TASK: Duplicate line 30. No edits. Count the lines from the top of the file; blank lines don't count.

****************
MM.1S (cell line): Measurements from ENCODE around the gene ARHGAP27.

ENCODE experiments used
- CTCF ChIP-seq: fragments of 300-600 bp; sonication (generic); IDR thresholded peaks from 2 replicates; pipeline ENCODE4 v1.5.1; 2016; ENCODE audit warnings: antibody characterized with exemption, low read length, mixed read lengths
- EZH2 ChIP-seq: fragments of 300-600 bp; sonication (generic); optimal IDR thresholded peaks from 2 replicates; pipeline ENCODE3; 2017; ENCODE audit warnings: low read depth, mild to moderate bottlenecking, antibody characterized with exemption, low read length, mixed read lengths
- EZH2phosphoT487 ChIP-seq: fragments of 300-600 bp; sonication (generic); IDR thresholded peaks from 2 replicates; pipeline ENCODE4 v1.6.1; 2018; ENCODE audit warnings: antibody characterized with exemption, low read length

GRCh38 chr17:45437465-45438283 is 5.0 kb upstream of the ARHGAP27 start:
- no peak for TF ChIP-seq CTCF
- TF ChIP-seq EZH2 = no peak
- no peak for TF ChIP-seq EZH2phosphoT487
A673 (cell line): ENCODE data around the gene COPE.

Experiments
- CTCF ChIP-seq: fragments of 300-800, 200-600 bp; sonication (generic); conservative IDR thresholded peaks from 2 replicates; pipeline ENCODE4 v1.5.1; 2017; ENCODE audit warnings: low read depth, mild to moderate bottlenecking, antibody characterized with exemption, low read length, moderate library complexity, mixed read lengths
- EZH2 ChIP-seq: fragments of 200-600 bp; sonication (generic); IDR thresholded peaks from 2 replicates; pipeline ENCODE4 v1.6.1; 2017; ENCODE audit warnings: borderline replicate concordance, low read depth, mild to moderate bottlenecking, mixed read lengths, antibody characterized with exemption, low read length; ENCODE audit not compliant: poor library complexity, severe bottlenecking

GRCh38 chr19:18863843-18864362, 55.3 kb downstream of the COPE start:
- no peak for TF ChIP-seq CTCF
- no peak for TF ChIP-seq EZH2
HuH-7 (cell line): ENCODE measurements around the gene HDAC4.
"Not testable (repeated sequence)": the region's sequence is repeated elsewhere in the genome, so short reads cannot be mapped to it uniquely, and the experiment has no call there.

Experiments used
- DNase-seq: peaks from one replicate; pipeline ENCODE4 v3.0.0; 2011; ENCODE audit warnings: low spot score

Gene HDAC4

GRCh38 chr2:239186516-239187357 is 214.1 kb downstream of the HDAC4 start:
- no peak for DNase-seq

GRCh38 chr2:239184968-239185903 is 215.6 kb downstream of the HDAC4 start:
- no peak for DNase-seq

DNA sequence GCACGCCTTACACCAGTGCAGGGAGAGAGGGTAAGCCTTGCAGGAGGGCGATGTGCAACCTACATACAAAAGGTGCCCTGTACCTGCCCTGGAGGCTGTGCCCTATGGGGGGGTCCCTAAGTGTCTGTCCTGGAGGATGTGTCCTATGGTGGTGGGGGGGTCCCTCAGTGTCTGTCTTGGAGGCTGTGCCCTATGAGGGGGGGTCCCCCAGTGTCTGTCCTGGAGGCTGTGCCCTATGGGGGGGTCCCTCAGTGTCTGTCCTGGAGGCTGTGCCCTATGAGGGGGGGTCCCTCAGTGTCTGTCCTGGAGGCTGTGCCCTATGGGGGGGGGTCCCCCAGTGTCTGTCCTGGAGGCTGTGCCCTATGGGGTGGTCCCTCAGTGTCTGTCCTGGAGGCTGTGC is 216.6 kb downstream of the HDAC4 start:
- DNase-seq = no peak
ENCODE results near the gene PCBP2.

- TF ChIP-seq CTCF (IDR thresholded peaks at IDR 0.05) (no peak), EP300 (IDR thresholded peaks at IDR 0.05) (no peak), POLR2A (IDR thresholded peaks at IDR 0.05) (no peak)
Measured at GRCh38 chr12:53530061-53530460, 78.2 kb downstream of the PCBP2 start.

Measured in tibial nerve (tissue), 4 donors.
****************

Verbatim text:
Measured at GRCh38 chr12:53530061-53530460, 78.2 kb downstream of the PCBP2 start.